The Big Three
As highlighted in last week’s podcast, some sectors are flying high and, certainly relative to the global financial crisis a dozen years ago, banking and financial services is one of them.
New York-listed financial technology (fintech) provider FIS has committed $150m to its corporate venturing unit as part of a joined-up approach to open innovation including its FIS FinTech Accelerator and FIS Innovatein48 research and development competition in addition to innovation labs.
Under Joon Cho, FIS Ventures will invest up to $150m in fintech startups over the next three years targeting artificial intelligence and machine learning, digital enablement and automation, data and analytics, security and privacy, distributed ledger technology and financial inclusion.
The blurring of lines between corporate and independent venture capital is continuing apace as all parties consider how best they can support entrepreneurs while fulfilling their five needs: capital, customers, product development, hiring and an exit.
This naturally brings the best investors together with the corporations best able to scale startups and then potentially acquire them, so it is little surprise in many ways to see US-based coffee retailer Starbucks form a co-investment partnership with venture capital firm Sequoia Capital China.
Starbucks said it would also look to form “commercial partnerships with next-generation food and retail technology companies” in China through a statement announcing the agreement.
The average worldwide population increase is currently estimated at 81 million people per year – a figure at this stage fortunately unlikely to be dented much by the Covid-19 pandemic – and all those people require feeding.
As GCV’s agtech supplement in March noted, modern farming practices, such as the use of soil-based and aerial sensors as well as drones, data analytics, and pest and pathogen detection systems, are taking hold. When combined with advanced fertiliser formulations, digital farming technologies developed by startups can substantially reduce nitrogen and nutrient loss and mitigate water pollution.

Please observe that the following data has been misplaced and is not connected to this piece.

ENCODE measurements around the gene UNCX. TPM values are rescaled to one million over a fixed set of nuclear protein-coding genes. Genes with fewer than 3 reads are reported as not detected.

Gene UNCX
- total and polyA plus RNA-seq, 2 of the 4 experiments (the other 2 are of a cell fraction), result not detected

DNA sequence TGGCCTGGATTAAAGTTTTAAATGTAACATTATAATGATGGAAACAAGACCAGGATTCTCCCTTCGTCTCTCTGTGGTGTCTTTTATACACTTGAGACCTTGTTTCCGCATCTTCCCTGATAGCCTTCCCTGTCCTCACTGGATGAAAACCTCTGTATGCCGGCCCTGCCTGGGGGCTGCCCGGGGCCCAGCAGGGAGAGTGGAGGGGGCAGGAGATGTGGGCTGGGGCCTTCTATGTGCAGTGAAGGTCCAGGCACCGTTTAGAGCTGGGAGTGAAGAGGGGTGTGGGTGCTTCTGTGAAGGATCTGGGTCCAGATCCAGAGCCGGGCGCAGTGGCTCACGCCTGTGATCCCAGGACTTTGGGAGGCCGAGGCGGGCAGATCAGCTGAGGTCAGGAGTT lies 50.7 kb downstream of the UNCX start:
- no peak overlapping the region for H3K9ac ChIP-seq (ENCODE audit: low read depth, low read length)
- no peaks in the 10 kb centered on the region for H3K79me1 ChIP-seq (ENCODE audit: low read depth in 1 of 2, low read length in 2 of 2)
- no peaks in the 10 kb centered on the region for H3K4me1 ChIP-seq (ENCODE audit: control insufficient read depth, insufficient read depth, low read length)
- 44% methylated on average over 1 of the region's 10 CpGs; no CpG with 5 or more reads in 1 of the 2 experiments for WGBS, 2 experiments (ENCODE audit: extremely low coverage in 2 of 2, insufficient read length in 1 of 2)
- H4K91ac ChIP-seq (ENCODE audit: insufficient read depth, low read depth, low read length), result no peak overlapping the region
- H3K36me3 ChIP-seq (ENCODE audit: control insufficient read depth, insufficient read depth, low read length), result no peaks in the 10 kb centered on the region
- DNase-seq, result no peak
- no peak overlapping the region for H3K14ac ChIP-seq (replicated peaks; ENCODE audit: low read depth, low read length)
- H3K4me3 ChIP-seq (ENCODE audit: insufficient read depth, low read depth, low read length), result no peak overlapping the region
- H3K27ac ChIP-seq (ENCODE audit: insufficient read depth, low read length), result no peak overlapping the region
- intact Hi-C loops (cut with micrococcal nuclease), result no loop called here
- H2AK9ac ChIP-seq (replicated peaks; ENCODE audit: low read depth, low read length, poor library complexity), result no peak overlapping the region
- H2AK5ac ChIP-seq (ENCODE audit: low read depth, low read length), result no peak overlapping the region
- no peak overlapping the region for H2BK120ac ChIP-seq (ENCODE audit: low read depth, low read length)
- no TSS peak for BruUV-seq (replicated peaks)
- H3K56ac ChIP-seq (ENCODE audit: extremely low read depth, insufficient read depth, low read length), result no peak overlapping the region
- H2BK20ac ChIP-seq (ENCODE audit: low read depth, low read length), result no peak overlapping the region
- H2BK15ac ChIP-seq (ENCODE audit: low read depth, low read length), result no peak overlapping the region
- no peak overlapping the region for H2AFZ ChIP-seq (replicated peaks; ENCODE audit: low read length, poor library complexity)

Enter Pivot Bio, a US-based agriculture technology developer that is trying to harness the power of naturally occurring microbes to provide more nutrients to crops. It has raised $100m in its series C round from a consortium including Bunge Ventures and Continental Grain but is apparently missing one of its earlier corporate backers.
Fintech on the other hand does not seem to have been affected by the coronavirus to the same extent. Investment and financial advice app developer Stash has raised $112m in a series F round led by $80m from lending marketplace LendingTree. The funding was bagged at an $800m valuation and lifted Stash’s overall funding to more than $290m. CEO Brandon Krieg told Bloomberg it intends to grow its customer base along with brand awareness as finances constrict in the US.
Consumer and business lender DMI Finance likely won’t lack customers in the downturn, and it has just pulled in $123m from video game publisher Nexon at a reported valuation that topped $1bn. India-headquartered DMI secured $200m in non-convertible debenture financing just last month and its commercial partners include Samsung, which is based – like Nexon – in Korea.